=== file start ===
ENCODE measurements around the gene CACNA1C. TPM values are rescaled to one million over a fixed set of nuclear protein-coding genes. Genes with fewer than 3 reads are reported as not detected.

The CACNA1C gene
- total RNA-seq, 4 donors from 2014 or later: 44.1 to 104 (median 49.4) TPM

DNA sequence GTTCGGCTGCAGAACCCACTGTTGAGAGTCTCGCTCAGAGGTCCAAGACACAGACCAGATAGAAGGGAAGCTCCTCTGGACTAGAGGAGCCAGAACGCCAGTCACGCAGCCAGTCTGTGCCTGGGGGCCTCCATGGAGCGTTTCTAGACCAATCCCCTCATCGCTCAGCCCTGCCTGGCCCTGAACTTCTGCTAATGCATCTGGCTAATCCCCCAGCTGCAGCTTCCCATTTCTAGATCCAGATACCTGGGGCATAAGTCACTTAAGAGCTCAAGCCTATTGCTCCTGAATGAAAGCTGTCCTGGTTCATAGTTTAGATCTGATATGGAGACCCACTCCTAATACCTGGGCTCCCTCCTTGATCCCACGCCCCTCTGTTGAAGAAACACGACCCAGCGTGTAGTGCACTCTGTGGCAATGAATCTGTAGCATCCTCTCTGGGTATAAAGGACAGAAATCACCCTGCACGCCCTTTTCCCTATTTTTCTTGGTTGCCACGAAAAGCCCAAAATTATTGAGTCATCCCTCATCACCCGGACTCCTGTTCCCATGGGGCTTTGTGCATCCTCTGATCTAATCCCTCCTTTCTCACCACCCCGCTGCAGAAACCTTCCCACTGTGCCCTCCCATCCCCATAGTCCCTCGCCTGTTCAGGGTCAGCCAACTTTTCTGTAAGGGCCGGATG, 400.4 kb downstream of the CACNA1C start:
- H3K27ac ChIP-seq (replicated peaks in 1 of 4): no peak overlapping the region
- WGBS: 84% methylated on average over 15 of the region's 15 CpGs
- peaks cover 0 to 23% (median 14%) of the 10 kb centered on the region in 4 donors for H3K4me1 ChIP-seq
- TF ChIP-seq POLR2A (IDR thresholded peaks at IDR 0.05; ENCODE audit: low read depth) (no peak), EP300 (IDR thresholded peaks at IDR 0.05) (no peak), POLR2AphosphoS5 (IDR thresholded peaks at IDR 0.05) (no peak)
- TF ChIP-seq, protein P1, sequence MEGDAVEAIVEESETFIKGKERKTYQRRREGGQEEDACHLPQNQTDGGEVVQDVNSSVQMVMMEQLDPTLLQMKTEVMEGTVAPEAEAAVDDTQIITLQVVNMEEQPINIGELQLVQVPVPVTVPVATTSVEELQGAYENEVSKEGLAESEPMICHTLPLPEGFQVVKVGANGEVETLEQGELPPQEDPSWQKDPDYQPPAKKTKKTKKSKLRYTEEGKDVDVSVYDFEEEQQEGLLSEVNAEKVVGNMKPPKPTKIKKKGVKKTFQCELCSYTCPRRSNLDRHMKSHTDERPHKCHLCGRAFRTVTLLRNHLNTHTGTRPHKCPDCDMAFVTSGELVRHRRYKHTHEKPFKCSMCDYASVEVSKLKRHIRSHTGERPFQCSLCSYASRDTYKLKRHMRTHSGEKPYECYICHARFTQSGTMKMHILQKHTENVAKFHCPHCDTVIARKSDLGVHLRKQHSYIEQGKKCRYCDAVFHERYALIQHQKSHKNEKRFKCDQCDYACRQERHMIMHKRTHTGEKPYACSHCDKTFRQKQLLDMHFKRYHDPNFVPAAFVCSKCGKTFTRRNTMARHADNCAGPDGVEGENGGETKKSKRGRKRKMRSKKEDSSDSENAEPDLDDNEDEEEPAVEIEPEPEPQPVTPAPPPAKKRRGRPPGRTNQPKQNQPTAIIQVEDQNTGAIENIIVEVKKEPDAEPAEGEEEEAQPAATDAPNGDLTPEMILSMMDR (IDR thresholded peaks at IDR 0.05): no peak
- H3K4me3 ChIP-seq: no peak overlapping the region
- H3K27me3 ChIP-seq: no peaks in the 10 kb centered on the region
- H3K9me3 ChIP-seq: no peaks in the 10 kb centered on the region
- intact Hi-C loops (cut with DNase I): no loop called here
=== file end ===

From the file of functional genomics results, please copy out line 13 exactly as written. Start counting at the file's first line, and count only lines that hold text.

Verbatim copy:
- intact Hi-C loops (cut with DNase I): no loop called here